1-In-10 U.S. Households Sharing Passwords For Netflix & Other Streaming Services

(Chris Goldberg)

A new study confirms that video streaming services like Netflix, Hulu, and Amazon Prime, have quickly become the new norm, and are being accessed by a majority of American homes. However, not everyone who’s logging in to binge-watch Orange Is The New Black or Transparent is paying for it. [More]

Why Is It So Dang Difficult To Get Accurate Information About Broadband Speeds?

(Steve)

Your cable company sells you a broadband plan advertising download speeds of “up to 25Mbps.” But it feels sluggish to you so you check out an online speed test site and it tells you you’re only getting a fraction of that speed. Then the FCC comes out with its Measuring Broadband America report which — if you can even make heads or tails of it — says your ISP is actually exceeding its advertised download speeds. Why don’t all of these things agree? [More]

Starbucks Is Really Sorry That This Employee Flipped Out On Customer (And That It Was Caught On Video)

Starbucks Is Really Sorry That This Employee Flipped Out On Customer (And That It Was Caught On Video)

There’s a widely held misconception that customer service used to be perfect “back when,” and every retail transaction was straight out of a 1960s sitcom. The fact is that customers and store employees have been going at each other since the first paleolithic entrepreneur tried to upsell his neighbor on a thrashing stick to go with his bludgeoning stone. But now we all get to see and hear about these retail rows and foodservice fisticuffs — and companies are often compelled to apologize for them — thanks to social media. [More]

FDA Finally Warns Drug Company Against Selling Antibiotic As A Pig-Fattener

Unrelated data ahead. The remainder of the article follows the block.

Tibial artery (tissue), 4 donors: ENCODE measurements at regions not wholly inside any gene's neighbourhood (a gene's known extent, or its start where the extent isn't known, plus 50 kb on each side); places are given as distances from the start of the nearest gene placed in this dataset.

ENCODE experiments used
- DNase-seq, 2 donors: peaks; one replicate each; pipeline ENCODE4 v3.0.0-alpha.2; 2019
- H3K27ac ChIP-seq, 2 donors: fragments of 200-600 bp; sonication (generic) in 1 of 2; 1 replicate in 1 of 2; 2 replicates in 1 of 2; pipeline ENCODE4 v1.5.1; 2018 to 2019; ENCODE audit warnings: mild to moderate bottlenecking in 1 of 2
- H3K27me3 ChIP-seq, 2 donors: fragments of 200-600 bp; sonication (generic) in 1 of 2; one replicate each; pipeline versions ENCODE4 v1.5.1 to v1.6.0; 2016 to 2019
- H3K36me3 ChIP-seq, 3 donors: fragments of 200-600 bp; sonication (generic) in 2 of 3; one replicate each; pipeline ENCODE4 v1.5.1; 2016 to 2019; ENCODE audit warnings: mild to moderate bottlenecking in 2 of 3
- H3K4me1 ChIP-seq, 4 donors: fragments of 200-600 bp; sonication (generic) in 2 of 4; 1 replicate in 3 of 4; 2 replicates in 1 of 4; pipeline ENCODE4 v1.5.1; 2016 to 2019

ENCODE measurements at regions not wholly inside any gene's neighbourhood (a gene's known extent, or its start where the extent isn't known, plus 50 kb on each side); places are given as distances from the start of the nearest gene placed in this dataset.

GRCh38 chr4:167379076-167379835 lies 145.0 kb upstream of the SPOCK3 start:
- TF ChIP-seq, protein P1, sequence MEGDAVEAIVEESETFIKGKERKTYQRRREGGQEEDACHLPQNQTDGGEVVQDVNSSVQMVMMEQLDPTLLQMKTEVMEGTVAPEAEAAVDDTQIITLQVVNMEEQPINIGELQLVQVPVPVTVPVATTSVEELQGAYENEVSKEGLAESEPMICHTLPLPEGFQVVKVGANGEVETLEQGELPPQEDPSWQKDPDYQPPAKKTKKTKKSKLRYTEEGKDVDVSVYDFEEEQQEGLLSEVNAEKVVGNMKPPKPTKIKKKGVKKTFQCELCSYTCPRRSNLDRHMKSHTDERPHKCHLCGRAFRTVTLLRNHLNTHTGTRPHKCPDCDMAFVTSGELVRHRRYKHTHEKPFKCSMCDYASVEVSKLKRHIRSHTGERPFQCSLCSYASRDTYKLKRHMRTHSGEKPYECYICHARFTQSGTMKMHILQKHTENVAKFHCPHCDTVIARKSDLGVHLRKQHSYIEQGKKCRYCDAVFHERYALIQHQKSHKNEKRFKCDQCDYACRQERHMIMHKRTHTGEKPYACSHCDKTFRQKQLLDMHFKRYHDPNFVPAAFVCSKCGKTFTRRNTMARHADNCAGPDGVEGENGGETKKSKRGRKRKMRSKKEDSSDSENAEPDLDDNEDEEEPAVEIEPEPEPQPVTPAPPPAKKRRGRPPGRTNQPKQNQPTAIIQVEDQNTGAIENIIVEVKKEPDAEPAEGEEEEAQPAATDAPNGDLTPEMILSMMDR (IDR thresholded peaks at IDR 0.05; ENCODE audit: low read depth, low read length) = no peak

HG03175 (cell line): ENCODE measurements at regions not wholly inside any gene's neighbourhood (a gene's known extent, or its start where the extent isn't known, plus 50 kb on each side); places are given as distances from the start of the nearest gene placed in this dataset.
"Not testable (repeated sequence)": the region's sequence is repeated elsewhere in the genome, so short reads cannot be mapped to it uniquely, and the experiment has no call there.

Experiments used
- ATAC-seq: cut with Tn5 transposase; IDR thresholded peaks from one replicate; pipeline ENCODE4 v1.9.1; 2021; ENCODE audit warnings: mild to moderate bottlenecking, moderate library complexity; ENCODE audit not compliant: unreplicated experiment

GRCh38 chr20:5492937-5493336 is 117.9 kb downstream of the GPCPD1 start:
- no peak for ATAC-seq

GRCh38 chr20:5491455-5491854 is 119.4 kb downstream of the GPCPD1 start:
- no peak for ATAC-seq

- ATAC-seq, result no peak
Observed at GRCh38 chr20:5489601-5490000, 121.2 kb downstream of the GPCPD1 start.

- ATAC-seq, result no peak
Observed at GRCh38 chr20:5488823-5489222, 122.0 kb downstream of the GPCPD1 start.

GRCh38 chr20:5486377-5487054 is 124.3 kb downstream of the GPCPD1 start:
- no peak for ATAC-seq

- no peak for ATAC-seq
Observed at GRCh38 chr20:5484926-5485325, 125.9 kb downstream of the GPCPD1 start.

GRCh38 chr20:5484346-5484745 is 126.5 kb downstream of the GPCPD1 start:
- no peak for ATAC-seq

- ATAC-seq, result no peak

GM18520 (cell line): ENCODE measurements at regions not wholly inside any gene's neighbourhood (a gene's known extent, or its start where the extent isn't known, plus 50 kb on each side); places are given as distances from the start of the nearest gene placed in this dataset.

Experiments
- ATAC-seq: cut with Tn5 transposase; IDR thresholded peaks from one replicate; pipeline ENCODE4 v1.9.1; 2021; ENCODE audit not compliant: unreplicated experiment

FDA Finally Warns Drug Company Against Selling Antibiotic As A Pig-Fattener

A year after public health advocates called out drug maker Novartis for continuing to actively market a particular antibiotic as a product farmers could use to fatten up their pigs, the FDA has finally gotten around to issuing a warning. [More]

(Mike Mozart)

Detergent Pod Poisonings Increase, Even After Changes To Packaging

In spite of efforts by manufacturers to make their laundry detergent pods look less like candy in a jar, the number of poisoning incidents related to these products continues to grow. [More]

Appeals Court Blocks Utah Law That Would Have Banned Price-Fixing On Contact Lenses

Appeals Court Blocks Utah Law That Would Have Banned Price-Fixing On Contact Lenses

In recent years, many of the country’s biggest contact lens manufacturers moved to set minimum sale prices for their products, meaning any retailer wishing to discount these lenses couldn’t go below that price floor. The practice — which would have been illegal until a 2007 Supreme Court ruling — has come under scrutiny from federal lawmakers, and Utah state legislators passed a bill earlier this year that would outlaw this form of price-fixing in the state. However, a federal appeals court has temporarily sided with the lens makers and blocked that law from being enforced. [More]

(DCvision2006)

Why Cord-Cutters Aren’t Getting The Holy Grail TV Of Streaming Services Just Yet

As a growing number of consumers drop — or never sign up for — traditional pay-TV services, it’s easy to point to Netflix as a big reason. And yet, Netflix and similar services don’t actually replace the TV experience, especially when it comes to sports. Newer offerings, like Sling TV and PlayStation Vue, replicate the live TV watching experience, but falter compared to traditional pay-TV when it comes to things like DVR functionality. What’s stopping the big players from offering an all-in-one online service now? [More]

(Image: KDKA-TV)

Family Switches To Sprint To Get Bill Cut In Half, Ends Up With Bill For $3,800

While we’ve criticized Sprint’s “half off” promotion, which says it will cut your current wireless bill in half, for really only providing savings of about 20%, we’re pretty sure the idea wasn’t to stick customers with nearly $3,800 in bills for service they never used. [More]

CVS Feels Pain Of $22 Million Penalty For Florida Painkiller Pill Mills

CVS Feels Pain Of $22 Million Penalty For Florida Painkiller Pill Mills

When you think of Florida and the Drug Enforcement Administration, your head might be filled with images of cocaine-packed speedboats or propeller planes sneaking in pallets of marijuana. But in recent years, the DEA has also been focused on major drugstore chains that looked the other way as stores filled massive numbers of questionable painkiller prescriptions. Nearly three years after shutting down a pair of CVS pharmacies in the Orlando area, the company has agreed to pay $22 million to put the matter behind them. [More]

NJ Residents Call For Info On Sprint Refund, Get Phone Sex Line Instead

NJ Residents Call For Info On Sprint Refund, Get Phone Sex Line Instead